For the Love of Jesus: Forgive a musicologist’s rant
February 20, 2013 1 Comment
(Please note: a funny thing sometimes happens when you write. I intended for this to be sarcastic and negative. A friend read it and thought I am somehow thanking the church and its homoerotic music. So now I’m not sure. Is that bad writing or ambiguity on a remarkable scale? Dunno. I trace the “rainbow” through the rain . . .)
Pope Benedict will live at the Vatican—perhaps never leave there. The sovereign state will offer him refuge from prosecution by any country for participation in child sex abuse cover-ups. The old guy has some right not to end up in jail somewhere for his part in the hideous scandals of the church. But really now, as an American I firmly belief no one is above the law.
When I was four or five years old (we lived in Worland, Wyoming), my dad went off to Boston for the annual meeting of the American Baptist Convention. To entertain us while he was away, we had a large and complicated picture jigsaw puzzle to work on. Jesus and the Rich Young Ruler (painting by Heinrich Hoffmann). I’ll be the first to admit I missed the point. But look at the hand-on-the-hip pose of the pretty young man. What a gay blade! He’s haunted my imagination since about 1949. And that hat! To die for.
On Valentine’s Day I blogged about learning hymn tunes when I was a kid. One of my favorites my dad never used in the service. He did not like it. He told me so when I suggested we should sing it. I liked it partly because it was so easy to play (key of A-flat with close voice leading so kid’s hands could reach all the notes). He objected to the tune (perfectly banal) as much as the words.
“O Love that wilt not let me go, I rest my weary soul in thee.” I’m not saying the hymns we sang in church had anything to do with my being a gay boy. But they certainly gave me words to go with what I was feeling, as those paintings gave me images.
Another favorite hymn tune was “Jesus, Lover of My Soul.” It may, in fact have been the first hymn tune I ever played. F-major. Tonic, sub-dominant, dominant, tonic. A first-week harmony exercise in a first-year theory class. But the words! “Jesus, lover of my soul, let me to thy bosom fly.” With the Rich Young Ruler, no doubt. And I won’t even mention coming to the garden alone while the dew is still on the roses, and he tells me I am his own.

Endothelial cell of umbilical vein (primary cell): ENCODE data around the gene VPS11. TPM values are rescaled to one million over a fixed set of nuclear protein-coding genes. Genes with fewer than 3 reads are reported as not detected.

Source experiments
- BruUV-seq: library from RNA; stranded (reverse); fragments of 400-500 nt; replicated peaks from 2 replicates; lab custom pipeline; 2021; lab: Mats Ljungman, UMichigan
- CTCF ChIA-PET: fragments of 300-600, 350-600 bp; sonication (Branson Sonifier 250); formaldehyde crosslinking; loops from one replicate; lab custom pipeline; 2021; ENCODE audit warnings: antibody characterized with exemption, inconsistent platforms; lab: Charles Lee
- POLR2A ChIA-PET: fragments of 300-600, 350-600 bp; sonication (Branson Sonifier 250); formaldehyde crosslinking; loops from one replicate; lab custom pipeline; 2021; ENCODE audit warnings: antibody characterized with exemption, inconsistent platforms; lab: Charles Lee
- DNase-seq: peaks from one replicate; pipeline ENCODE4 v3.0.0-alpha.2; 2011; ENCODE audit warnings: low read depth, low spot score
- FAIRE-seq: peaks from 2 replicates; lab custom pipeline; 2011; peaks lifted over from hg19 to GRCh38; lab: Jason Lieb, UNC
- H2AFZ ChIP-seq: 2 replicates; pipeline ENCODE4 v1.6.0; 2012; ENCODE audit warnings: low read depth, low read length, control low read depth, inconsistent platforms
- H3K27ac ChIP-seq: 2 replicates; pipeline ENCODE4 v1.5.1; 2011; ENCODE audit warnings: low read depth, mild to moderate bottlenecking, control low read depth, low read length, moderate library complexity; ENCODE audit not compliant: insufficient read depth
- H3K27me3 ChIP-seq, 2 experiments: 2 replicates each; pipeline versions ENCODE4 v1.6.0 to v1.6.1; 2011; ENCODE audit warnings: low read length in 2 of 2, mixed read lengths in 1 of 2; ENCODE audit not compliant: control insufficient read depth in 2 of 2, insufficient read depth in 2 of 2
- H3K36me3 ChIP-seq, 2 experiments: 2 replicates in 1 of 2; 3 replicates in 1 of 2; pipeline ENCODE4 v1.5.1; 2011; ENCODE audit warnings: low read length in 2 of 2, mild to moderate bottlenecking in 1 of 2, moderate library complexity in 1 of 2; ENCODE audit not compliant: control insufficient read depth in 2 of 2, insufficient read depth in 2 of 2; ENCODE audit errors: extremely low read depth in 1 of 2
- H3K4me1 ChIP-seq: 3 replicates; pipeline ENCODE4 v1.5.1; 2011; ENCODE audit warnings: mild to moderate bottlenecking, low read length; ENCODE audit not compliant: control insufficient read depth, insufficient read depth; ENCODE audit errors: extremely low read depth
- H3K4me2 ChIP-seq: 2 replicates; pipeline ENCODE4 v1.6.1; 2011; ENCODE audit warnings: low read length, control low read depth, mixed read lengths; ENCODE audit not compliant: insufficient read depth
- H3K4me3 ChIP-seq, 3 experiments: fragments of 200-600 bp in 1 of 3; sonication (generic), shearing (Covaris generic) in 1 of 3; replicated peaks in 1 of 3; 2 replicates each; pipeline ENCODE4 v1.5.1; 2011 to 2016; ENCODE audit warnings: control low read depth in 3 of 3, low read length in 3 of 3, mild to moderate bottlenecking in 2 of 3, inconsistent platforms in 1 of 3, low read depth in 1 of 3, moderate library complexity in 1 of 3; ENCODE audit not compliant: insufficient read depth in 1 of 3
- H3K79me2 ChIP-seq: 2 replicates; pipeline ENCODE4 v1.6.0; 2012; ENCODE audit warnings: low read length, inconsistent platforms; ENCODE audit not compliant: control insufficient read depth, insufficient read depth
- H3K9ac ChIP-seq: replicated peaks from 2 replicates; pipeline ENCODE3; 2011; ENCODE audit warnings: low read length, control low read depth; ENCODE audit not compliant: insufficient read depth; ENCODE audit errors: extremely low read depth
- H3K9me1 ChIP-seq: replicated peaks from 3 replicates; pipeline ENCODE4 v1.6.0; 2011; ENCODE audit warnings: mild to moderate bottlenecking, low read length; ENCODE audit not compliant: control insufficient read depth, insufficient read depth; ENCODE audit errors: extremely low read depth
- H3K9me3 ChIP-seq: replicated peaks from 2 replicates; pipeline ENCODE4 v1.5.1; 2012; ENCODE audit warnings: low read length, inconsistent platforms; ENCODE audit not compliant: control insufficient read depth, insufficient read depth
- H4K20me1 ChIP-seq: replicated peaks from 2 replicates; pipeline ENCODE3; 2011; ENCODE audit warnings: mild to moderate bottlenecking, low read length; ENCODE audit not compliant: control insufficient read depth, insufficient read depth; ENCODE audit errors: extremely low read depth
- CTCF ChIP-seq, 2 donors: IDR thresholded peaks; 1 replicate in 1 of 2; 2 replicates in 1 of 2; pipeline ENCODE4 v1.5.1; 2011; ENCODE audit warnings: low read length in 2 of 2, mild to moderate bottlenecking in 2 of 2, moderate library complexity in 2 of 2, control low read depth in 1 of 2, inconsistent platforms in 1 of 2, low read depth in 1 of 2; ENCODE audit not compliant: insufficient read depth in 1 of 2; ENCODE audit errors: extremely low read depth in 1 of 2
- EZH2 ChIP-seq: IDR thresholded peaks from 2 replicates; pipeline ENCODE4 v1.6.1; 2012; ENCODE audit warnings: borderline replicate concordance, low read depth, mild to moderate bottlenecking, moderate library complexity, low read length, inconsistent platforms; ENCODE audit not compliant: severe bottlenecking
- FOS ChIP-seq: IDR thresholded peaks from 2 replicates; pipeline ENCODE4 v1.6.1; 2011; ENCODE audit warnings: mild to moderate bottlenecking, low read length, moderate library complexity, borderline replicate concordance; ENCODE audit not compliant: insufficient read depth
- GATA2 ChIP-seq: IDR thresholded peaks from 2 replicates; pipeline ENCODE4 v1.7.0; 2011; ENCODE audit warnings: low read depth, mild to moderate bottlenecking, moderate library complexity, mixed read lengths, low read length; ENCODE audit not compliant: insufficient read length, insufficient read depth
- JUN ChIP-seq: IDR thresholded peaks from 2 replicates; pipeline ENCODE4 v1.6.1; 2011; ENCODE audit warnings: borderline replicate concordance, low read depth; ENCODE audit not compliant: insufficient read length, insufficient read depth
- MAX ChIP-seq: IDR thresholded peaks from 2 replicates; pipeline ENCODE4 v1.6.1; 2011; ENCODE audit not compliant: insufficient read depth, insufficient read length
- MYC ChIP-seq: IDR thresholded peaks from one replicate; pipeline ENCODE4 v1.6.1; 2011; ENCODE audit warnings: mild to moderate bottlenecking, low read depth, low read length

You think I’m making this up, don’t you? “O love that wilt not let me go” has been in some pretty important Protestant hymnals**.
I began thinking about all of this because of a picture a friend posted on Facebook. (She did not post it because she loved it!) I’m not sure if it’s a joke. My friend says it’s being passed around by pastors. What that could mean, I don’t know. All I know is it fits right in with love that wilt not let me go. We didn’t revere the Sacred Heart of Jesus in the Baptist church, but we did sing about the lover of my soul.
My Come Hither Eyes?
I just want to raise the question of how mixed a message this is from people who say God and Jesus hate gays. We gay boys were pretty confused. At least I was. Nothing profound or new here. Just saying. I hope Mr. Justice Scalia and Pope Benedict are listening.
**The Baptist Hymnal. Nashville, TN: Convention Press, 1991 (292).
Christian Worship, a Hymnal. Valley Forge, PA: The Judson Press, 1941 (388).
The Lutheran Book of Worship. Minneapolis, MN: Augsburg Publishing House, 1978 (324).
Service Book and Hymnal. Minneapolis, MN: Augsburg Publishing House, 1958 (402).
O Love that wilt not let me go,
I rest my weary soul in thee;
I give thee back the life I owe,
That in thine ocean depths its flow
May richer, fuller be.
O light that followest all my way,
I yield my flickering torch to thee;
My heart restores its borrowed ray,
That in thy sunshine’s blaze its day
May brighter, fairer be.
O Joy that seekest me through pain,
I cannot close my heart to thee;
I trace the rainbow through the rain,
And feel the promise is not vain,
That morn shall tearless be.
O Cross that liftest up my head,
I dare not ask to fly from thee;
I lay in dust life’s glory dead,
And from the ground there blossoms red
Life that shall endless be.